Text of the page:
Increasing Students' Interest in STEM through the Science of Music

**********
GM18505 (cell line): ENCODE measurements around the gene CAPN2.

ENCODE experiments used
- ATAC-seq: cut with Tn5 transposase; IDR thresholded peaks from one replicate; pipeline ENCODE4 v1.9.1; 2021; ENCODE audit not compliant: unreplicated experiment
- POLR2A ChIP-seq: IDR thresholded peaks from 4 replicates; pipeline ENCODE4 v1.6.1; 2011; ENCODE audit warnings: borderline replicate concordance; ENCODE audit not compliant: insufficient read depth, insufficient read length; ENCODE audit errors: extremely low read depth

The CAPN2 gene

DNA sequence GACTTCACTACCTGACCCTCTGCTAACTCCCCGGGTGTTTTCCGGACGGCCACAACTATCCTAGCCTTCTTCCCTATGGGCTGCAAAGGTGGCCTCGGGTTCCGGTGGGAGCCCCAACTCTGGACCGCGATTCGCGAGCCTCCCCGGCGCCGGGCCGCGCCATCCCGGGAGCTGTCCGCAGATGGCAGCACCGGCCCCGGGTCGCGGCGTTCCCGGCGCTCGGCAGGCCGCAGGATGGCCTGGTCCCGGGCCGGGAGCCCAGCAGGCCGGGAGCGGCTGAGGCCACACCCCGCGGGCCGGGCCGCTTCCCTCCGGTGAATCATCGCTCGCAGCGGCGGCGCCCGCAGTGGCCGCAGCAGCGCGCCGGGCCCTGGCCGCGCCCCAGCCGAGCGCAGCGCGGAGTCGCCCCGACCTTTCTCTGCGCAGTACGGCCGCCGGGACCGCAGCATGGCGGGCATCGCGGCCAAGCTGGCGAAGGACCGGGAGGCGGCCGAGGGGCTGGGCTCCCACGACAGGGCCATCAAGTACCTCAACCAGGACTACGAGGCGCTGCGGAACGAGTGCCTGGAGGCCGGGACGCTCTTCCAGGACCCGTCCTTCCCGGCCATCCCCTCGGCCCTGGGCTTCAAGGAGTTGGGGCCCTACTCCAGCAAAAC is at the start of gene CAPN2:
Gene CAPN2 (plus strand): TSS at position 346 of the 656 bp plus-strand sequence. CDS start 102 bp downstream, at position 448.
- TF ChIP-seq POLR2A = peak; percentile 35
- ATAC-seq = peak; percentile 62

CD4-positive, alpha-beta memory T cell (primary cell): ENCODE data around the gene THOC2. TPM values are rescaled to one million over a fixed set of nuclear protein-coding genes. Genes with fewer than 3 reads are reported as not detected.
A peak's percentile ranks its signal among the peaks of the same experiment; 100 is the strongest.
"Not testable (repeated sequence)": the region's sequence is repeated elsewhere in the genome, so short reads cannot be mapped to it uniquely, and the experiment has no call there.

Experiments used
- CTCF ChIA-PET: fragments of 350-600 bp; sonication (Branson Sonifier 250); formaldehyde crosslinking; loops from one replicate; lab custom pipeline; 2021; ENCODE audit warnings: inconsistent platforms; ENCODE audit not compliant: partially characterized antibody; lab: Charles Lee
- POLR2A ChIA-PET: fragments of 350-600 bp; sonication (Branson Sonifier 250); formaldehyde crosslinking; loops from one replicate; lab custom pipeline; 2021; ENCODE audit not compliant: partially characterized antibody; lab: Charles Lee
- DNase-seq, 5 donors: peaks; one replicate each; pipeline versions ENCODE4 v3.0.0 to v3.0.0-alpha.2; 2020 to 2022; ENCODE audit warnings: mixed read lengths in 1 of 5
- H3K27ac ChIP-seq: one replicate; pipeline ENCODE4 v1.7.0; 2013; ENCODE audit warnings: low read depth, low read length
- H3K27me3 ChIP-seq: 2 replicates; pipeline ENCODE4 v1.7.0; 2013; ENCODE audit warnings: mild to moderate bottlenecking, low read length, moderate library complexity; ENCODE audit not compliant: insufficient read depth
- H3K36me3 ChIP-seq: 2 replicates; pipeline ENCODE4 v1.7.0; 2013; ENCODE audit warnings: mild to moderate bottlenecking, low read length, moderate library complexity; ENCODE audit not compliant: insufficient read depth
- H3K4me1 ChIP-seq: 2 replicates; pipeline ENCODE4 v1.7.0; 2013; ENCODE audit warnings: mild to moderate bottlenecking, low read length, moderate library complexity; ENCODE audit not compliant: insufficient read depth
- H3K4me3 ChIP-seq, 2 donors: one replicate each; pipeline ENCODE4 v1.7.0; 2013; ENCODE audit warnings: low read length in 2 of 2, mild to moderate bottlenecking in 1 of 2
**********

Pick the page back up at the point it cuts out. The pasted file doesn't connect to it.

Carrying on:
To fulfill the country’s industrial and strategic needs, the US education system needs to engage more youth in STEM professional paths. In particular, there is a need to engage low-income and minority students, who are underrepresented in the STEM workforce. A fundamental strategy for engaging students in science and technology is to create educational experiences that connect to the students’ culture and passions. Music is of widespread interest among adolescents, and the connections between music and STEM are vast, in particular, the relationships between musical sound, the physics of waves, and signal processing technology. With the goal of increasing adolescent interest in STEM, the projects’ team has been carrying out outreach activities leveraging those connections, and has created a set of popular web applications for students to analyze and create sound. Participating in an experience including the web applications has been shown to increase students’ interest in STEM and intention to pursue a STEM career. Through this project, the team seeks to formalize these outreach activities into a curriculum that can be implemented independently by teachers. For this, the team will partner with the San Diego County Office of Education to develop a curriculum centered on the web applications and addressing the science standards for 8th grade. Further, the team will offer in-depth professional development to teachers and analyze the impact of the curriculum on teachers and students. Working with teachers and students will help the team improve the curriculum to maximize the students’ engagement. Additional partners include the San Diego Unified School District, Compton Unified School District, and Sweetwater Unified High School District, from where teachers will be recruited, and the Lawrence Hall of Science, which will be collaborating with the team on the research design and analysis. The goal of this project is to increase students’ knowledge of the physics of waves and engagement with science, in particular, the project seeks to 1) develop and iteratively improve curriculum connecting the physics of music with science standards, 2) create a teacher professional development program and mechanisms of support for the curriculum to be successfully implemented by teachers serving low-income and underrepresented students, and 3) investigate the effect of program participation in students and teachers. To achieve these objectives, the team will embark on a design-based research program, analyzing how the activities are being implemented by teachers, collecting data through surveys, focus groups, and observations, and performing statistical analyses. The role of teacher engagement in STEM has received little attention in the literature, in particular how teacher engagement with a STEM subject can be transmitted to student engagement. By using the science of music as an engaging subject for both teachers and students, this project will contribute to a better understanding of how teacher engagement relates to student engagement. On a more general level, this project will contribute to understanding the potential of music integration to foster interest in STEM. The in-depth professional development will reach 80 teachers working in predominantly low-income and underrepresented communities, serving approximately 8000 students per year in a sustainable manner; this program has the potential of making a large impact on the number of underrepresented students pursuing a STEM career. This project is funded by the Innovative Technology Experiences for Students and Teachers (ITEST) program, which supports projects that build understandings of practices, program elements, contexts and processes contributing to increasing students' knowledge and interest in science, technology, engineering, and mathematics (STEM) and information and communication technology (ICT) careers. This award reflects NSF's statutory mission and has been deemed worthy of support through evaluation using the Foundation's intellectual merit and broader impacts review criteria.